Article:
This is the mail archive of the mailing list for the glibc project.

Index Nav: [Date Index] [Subject Index] [Author Index] [Thread Index]
Message Nav: [Date Prev] [Date Next] [Thread Prev] [Thread Next]
Other format: [Raw text]

Re: [PATCH] v11 Improves __ieee754_exp() performance by greater than 5x on sparc/x86.

On 14/02/18 16:41, Joseph Myers wrote:
On Tue, 13 Feb 2018, Patrick McGehearty wrote:

Any thoughts on general principles on how to decide which patch
to accept, given both seem much more better than the existing code?

My understanding would be that Szabolcs intends (as per
<> and
<>) to eliminate
rounding mode changes from the present exp, and possibly make other
speedups there.  Then the final result of such speedups would need

i won't have a patch that keeps the current algorithm just
removes the rounding mode change.

i'm now trying various approaches doing exp with < 0.51 worst case
ulp error and < 0.2% misroundings, and < 4K table size (i think these
are reasonable parameters and the proposed exp is similar too)

i think the rounding mode change can be eliminated from such an exp
with 1.0 ulp worst case non-nearest-rounding error (or may be 2).

i haven't yet dealt with the subnormal range: it seems the proposed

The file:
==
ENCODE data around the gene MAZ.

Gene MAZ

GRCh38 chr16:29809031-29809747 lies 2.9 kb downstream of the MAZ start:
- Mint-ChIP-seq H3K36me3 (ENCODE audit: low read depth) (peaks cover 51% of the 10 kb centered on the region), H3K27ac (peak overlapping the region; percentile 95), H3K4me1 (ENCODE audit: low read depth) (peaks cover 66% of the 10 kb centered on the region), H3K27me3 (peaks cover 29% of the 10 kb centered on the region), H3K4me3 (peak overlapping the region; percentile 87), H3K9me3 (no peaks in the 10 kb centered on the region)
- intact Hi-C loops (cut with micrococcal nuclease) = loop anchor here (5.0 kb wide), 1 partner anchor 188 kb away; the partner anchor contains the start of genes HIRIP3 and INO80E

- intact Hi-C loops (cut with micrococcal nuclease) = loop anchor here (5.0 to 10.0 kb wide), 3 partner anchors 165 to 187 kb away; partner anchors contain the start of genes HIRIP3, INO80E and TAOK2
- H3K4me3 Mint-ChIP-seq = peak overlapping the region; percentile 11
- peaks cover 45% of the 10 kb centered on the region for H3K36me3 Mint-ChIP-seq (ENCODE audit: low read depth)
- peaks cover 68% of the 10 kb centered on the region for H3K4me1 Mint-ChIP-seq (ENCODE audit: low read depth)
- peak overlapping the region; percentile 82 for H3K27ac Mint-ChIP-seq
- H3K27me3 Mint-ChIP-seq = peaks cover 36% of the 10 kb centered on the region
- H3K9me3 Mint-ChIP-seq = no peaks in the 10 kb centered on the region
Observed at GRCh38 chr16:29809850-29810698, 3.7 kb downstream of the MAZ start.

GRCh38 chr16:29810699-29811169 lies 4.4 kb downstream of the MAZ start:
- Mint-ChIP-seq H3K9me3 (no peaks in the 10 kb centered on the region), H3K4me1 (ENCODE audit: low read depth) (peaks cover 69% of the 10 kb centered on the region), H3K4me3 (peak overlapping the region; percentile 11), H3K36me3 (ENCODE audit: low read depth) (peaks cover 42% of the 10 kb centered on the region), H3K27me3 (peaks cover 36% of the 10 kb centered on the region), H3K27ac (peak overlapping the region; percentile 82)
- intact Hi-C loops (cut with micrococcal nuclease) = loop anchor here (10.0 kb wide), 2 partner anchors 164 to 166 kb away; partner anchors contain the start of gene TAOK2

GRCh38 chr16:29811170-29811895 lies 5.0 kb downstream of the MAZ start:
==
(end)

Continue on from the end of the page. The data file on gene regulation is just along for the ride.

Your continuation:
exp and my prototype one both have about 0.75 ulp error when the
result is between 0x1p-1023 and 0x1p-1022  (because the polynomial
has one rounding and then the final scaling does another rounding
right at the next bit, this can be fixed by doing the final add
of the polynomial differently, i'm not yet sure if it's worth fixing)

and i haven't yet looked at __exp1 (which should be probably moved to
e_pow.c and if it can share tables with exp then that should be in a
separate file), but i think it should be possible to do similarly.

comparing with a version of your patch that also eliminates rounding mode
changes (and updates libm-test-ulps expectations for other functions in
non-default rounding modes as needed to avoid introducing failures).  It
would be best to have a precise statement of what "both my throughput and
latency benchmarks" are in
<>, to make sure
there is a common basis of comparison so we can see if it's really the
case that one version is faster on some architectures and another on other
architectures, or whether different people are measuring different things.

Index Nav: [Date Index] [Subject Index] [Author Index] [Thread Index]
Message Nav: [Date Prev] [Date Next] [Thread Prev] [Thread Next]